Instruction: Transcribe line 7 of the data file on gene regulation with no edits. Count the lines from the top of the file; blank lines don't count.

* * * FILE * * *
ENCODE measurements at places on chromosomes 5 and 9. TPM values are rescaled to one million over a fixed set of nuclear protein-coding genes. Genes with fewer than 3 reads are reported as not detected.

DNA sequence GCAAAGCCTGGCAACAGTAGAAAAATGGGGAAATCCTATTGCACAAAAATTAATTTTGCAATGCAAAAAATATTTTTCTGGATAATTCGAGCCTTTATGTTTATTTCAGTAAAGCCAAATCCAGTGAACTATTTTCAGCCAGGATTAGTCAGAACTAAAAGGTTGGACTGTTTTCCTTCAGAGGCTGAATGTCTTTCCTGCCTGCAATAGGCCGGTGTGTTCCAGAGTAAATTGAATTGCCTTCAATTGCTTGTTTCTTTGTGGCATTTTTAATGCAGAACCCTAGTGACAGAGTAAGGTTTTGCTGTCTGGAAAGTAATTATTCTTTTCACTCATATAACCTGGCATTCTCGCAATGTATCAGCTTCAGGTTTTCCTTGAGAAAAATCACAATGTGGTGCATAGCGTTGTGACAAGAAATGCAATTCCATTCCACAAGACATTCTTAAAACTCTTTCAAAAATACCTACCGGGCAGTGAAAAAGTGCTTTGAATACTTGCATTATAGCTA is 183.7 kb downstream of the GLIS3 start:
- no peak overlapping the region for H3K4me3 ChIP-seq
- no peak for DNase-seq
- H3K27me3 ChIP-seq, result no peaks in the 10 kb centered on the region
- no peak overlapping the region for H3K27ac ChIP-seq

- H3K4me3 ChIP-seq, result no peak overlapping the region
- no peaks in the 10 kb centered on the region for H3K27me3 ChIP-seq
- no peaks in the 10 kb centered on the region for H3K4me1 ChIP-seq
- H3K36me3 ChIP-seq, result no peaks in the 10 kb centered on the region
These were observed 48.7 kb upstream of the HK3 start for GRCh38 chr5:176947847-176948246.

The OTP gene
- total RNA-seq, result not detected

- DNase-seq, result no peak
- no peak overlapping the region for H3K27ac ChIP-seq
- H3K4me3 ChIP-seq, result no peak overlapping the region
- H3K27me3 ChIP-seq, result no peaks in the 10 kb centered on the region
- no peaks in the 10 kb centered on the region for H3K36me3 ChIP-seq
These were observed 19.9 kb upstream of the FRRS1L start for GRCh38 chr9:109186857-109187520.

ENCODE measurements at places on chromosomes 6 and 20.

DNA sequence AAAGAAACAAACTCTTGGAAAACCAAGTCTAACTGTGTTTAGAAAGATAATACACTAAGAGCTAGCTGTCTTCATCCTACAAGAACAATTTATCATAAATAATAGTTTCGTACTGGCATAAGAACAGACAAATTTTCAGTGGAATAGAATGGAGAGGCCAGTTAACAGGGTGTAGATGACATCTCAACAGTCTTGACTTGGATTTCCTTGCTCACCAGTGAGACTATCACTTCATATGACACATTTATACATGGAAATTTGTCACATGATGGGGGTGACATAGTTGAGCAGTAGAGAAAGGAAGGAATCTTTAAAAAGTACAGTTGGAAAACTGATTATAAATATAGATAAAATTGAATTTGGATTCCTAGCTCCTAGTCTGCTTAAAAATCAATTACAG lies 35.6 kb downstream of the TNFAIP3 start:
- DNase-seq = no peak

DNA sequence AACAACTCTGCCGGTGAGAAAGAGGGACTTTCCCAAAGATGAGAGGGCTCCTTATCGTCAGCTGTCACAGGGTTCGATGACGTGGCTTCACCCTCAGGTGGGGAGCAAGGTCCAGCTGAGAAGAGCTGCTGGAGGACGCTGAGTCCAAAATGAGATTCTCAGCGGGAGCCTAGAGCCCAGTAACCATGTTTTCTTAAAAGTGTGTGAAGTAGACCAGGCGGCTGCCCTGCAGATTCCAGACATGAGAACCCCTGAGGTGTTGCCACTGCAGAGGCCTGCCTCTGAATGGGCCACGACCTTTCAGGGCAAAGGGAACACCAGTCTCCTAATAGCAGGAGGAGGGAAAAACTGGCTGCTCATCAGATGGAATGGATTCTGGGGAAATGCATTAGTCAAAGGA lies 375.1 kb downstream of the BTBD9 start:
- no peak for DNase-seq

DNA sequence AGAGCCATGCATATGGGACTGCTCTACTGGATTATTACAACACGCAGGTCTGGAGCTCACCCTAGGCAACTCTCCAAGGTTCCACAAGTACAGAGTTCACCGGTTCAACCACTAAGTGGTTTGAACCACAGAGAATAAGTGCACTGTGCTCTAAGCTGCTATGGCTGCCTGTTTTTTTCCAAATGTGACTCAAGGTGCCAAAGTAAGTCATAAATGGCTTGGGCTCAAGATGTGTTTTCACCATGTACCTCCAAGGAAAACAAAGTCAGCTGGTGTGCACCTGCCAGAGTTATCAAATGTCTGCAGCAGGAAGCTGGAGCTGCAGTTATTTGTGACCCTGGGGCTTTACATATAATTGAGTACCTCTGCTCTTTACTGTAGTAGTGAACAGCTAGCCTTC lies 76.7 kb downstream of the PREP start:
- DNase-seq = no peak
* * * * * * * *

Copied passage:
- H3K4me3 ChIP-seq, result no peak overlapping the region